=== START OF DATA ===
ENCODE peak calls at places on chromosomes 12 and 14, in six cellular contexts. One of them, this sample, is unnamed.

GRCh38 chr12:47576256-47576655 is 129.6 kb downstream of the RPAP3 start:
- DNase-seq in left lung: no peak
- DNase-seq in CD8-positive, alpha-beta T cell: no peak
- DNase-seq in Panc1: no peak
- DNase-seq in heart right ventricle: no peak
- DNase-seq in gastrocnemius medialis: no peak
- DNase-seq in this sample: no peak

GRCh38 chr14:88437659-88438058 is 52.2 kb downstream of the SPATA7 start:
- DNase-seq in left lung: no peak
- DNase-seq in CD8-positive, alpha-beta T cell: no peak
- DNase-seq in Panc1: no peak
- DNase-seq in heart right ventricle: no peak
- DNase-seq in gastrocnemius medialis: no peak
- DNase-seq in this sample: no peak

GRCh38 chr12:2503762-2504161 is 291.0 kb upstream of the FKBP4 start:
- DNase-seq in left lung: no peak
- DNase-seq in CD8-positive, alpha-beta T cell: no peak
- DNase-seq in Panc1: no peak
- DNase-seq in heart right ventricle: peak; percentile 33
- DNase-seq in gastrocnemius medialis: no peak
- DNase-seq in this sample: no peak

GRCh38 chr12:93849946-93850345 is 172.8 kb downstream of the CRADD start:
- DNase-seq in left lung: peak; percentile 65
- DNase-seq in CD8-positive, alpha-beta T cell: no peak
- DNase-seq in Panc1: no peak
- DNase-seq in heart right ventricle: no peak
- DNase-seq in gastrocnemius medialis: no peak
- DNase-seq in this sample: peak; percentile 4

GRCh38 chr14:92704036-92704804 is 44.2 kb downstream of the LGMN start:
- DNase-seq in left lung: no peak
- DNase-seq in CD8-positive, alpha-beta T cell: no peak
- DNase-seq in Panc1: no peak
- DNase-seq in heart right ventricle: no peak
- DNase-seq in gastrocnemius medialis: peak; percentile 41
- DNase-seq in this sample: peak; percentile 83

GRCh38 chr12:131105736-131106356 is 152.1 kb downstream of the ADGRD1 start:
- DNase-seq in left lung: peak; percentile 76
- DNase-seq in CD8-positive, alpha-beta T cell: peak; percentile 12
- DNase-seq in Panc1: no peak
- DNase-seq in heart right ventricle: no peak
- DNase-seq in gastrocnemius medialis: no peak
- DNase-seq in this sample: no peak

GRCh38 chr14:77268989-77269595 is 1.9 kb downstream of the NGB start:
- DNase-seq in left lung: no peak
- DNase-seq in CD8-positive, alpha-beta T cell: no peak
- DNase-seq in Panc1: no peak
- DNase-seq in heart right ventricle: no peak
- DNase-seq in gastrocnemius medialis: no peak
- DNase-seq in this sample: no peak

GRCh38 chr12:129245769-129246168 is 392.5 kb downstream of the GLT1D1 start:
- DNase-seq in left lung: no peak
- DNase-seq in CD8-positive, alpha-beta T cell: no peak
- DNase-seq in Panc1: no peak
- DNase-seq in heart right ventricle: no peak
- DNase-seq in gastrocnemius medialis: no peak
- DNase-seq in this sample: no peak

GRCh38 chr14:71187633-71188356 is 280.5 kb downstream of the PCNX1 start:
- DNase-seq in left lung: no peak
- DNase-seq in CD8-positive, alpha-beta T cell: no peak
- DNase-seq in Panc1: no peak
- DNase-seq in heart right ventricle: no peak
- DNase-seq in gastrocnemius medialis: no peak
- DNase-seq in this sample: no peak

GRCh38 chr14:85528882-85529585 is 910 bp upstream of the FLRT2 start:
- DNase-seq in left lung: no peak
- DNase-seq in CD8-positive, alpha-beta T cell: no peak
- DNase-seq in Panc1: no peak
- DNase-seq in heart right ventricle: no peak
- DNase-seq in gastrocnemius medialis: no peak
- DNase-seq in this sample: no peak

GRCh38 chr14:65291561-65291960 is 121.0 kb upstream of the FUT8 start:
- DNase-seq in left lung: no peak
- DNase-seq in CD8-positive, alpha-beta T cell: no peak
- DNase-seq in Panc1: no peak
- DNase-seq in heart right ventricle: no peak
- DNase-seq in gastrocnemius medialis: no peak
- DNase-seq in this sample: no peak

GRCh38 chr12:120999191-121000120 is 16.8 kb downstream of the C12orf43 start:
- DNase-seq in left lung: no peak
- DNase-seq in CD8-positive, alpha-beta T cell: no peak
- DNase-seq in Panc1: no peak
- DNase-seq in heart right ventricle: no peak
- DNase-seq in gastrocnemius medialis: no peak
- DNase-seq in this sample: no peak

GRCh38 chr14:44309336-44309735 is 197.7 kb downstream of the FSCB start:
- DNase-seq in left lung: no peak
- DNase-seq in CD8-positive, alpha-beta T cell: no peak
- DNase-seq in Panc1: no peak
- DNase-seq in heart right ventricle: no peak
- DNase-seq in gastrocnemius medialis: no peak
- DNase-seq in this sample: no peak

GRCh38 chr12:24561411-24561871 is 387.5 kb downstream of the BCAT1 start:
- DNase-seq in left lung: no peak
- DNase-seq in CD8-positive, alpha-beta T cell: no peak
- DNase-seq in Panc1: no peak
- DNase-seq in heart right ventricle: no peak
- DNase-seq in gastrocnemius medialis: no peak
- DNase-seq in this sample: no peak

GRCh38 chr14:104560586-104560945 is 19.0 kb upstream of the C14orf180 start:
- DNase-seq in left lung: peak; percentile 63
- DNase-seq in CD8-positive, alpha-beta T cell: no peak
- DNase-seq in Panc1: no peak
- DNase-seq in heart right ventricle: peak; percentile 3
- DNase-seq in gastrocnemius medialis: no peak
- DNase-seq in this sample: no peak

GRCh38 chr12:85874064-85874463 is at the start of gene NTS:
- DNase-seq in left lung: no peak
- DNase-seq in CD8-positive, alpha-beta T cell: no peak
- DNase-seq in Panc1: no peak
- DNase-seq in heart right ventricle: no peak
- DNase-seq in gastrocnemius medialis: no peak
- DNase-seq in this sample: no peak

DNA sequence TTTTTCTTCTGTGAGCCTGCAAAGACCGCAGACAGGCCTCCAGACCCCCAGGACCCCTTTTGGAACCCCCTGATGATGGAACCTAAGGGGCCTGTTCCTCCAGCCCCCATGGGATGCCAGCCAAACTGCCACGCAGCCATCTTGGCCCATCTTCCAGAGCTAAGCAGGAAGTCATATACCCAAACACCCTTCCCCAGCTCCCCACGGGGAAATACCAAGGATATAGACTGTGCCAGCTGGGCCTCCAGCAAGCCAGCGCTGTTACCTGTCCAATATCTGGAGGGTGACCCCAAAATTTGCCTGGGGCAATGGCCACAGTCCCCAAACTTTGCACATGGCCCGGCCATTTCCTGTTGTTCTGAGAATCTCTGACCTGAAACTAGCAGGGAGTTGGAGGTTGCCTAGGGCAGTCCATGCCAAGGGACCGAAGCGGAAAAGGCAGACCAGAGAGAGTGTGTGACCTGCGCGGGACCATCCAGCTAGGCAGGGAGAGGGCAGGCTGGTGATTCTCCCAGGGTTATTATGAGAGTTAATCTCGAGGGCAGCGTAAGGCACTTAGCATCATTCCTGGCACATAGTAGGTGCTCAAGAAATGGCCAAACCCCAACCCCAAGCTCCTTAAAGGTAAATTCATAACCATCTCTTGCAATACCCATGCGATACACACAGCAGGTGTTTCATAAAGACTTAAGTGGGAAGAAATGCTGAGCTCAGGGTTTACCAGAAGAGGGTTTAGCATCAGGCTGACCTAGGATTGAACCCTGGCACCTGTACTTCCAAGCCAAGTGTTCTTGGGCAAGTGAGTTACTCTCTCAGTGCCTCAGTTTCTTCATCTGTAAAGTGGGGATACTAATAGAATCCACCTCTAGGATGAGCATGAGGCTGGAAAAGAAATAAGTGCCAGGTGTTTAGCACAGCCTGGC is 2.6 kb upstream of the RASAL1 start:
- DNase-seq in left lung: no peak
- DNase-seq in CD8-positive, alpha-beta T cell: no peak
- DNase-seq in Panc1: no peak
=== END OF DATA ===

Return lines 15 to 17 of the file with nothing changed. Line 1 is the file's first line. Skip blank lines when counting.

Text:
- DNase-seq in this sample: no peak

GRCh38 chr12:2503762-2504161 is 291.0 kb upstream of the FKBP4 start:
- DNase-seq in left lung: no peak